• Host classroom parent Zoom get-togethers
    • Get to know your fellow parents! Host a Zoom get-together for families in your classroom once a month and/or organize parents to take turns hosting
COVID Testing and Vaccines
  • You may have noticed that we have added a question to your daily Brightwheel check in, asking if your child has been tested for COVID in the past two weeks. As this is our expectation, we hope that you will be able to answer “yes!” to this question. Testing is readily available at the Menlo Park Curative kiosk on the corner of Middlefield and Ravenswood. Additional testing sites can be found in the district's FAQs here
  • As a reminder, the few children who are not consistently able to wear their masks over their noses will be asked to test weekly.
  • MPCSD is working with the County Health Department and County Office of Education to expedite vaccines for teachers, including preschool and child care educators, but the slow roll out of the vaccine has delayed their efforts. Stay tuned as we learn more.

"To Market, To Market" Sesame Workshop Curriculum 


  In the beginning of January, we introduced the third unit of the Sesame Workshop Curriculum titled, “To Market, To Market”.  For five weeks the ELC classrooms will engage with the topic question, “Who and what make up our neighborhood?” Each week a question will guide our young learners to explore and celebrate their neighborhood. The children will also focus on geography with an emphasis on directions and distance.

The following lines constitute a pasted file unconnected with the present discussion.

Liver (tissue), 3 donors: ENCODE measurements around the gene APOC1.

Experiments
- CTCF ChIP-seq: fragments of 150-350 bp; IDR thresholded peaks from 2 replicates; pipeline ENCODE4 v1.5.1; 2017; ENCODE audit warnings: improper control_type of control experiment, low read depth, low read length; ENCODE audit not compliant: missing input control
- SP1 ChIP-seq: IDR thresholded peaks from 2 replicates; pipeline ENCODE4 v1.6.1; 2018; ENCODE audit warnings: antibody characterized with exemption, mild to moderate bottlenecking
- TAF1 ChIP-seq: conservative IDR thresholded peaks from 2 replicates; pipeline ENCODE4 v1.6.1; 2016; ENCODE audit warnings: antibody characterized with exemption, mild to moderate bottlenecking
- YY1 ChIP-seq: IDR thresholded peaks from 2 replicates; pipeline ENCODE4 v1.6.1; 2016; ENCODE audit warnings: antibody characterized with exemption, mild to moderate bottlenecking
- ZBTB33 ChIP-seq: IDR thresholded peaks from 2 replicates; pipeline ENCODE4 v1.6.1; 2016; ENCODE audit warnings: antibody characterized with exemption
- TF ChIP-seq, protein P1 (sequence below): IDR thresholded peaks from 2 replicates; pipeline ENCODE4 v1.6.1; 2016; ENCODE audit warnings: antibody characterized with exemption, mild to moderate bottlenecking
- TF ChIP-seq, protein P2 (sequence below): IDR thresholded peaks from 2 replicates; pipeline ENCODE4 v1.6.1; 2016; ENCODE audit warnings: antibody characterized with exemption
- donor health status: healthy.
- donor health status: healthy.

An essential part of our family life is the place where we get food (grocery store, food pantry, food truck, meal service, famers market, etc.). We have started to create markets in our classrooms to bring to life the real-world experience of buying groceries. Throughout the unit children will begin to develop an understanding of needs versus wants, how money works, and an appreciation of the people, places, and things that make up our community.
  • Week 1: Where do we live? Who are our neighbors?
    •  Social-Emotional Focus: Self-Confidence
  • Week 2: What types of stores are in our neighborhood?
    • Social-Emotional Focus: Prosocial Skills
  • Week 3: How is our neighborhood special? 
    • Social-Emotional Focus: Demonstrating Curiosity
  • Week 4: How are our needs different than our wants?
    • Social-Emotional Focus: Flexible Thinking
  • Week 5: How can we share what we have with others?
    • Social-Emotional Focus: Social Problem Solving


Anti-Bias Education and Anti-Racism at the ELC 

During each of our staff development days this year, we have worked with Kaytie Brissenden Smith, our coach from the New Teacher Center, to deepen our understanding about implicit bias, structural racism and inequities in our society as we continue to work towards becoming an anti-bias educational environment.